Mr Reville: There is a lot of anxiety and concern about the future of Women’s College Hospital. We know that in response to public pressure the Minister of Health (Mrs Caplan) has finally appointed an independent panel to review the merger process between Women’s College Hospital and the Toronto Hospital Corp. We also know that the city of Toronto’s medical officer of health is looking at the proposed merger from the perspective of access to health care.

What no one seems to know is what this merger means for the future of the specialized services now being offered by Women’s College Hospital. Nobody knows that because the vision statement promised for November by the two hospital boards has still not been released. Many people are concerned that the Toronto Hospital Corp is being issued a blank cheque. That, of course, would not surprise a whole lot of people who have watched what happens with the Toronto Hospital Corp.

The question for the government is, when is the minister going to share with interested parties her view of the future of Women’s College Hospital?


Mr Villeneuve: In Ottawa today the annual agricultural outlook conference begins. I understand that the Minister of Agriculture and Food (Mr Ramsay) is in attendance and indeed participating. I will quote from one of his very recent press releases. “The agrifood industry in Ontario and in Canada is at the crossroads. It is no time to be vague about which road to take. We must set decisive, informed directions which will contribute to the industry’s long-term viability,” says our Minister of Agriculture and Food.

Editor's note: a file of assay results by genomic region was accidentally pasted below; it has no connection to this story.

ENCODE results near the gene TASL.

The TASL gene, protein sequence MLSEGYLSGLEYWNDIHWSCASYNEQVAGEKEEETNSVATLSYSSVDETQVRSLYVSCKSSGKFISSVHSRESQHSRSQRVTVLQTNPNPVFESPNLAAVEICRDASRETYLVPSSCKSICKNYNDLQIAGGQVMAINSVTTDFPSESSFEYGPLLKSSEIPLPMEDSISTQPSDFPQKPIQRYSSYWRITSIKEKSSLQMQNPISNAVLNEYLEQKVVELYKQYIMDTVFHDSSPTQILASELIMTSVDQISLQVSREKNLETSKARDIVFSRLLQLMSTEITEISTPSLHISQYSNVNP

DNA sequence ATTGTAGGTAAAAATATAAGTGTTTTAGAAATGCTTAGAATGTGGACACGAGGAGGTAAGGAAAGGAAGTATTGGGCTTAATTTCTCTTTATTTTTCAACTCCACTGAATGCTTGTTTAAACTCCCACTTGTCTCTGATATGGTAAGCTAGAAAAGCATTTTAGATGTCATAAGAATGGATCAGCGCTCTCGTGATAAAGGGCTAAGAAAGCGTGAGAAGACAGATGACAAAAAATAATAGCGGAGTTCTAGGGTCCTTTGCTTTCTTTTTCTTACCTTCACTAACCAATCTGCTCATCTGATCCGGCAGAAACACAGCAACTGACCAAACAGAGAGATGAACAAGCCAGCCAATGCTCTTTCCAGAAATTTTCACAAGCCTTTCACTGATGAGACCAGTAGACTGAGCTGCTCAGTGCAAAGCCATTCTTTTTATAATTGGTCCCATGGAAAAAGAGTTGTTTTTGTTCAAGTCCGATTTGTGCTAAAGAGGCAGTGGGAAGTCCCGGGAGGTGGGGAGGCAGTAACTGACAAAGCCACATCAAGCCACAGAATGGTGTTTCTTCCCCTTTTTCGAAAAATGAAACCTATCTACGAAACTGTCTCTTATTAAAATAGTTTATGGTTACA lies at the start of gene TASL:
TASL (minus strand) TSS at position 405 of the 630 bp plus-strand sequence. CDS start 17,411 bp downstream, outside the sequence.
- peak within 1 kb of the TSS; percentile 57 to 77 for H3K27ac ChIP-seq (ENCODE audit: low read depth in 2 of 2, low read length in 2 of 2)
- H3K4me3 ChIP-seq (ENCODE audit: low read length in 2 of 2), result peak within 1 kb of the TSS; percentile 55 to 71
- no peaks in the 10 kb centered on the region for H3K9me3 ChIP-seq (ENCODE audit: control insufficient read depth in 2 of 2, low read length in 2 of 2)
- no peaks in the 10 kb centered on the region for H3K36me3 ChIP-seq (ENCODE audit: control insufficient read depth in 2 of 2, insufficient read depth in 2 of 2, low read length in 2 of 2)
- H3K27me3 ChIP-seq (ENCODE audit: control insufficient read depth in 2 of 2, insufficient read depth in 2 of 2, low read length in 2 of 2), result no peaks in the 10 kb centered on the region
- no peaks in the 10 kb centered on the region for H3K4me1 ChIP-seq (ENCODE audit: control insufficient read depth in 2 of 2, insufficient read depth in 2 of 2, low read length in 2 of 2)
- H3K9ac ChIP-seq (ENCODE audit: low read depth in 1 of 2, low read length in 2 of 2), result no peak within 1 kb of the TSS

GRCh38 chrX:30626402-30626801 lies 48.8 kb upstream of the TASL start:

This is the same minister who has had his budget cut by $55 million in the last year, has terminated the Ontario family farm interest rate reduction program, has cut back on the farm tax rebate program and has basically taken a back seat to every other ministry within this province. He speaks great words; however, they sound rather hollow when you look at the record of this government and this Minister of Agriculture and Food, along with his predecessor. As we come in to the 1990s, agriculture will be suffering a 38 per cent decrease in net income.

Mr Speaker, do you know of any other sector in this province or in this country that is faced with that kind of a negative situation? We need action here, now.


Mr Keyes: On Friday 1 December, Andre Bieler, one of Canada’s artistic pioneers, died at his home in Kingston. He was 93. Mr Bieler is widely known for his paintings, which depict traditional rural Quebec life along the shores of the St Lawrence. He was a co-founder of the Agnes Etherington Art Centre in Kingston, one of Canada’s most notable galleries.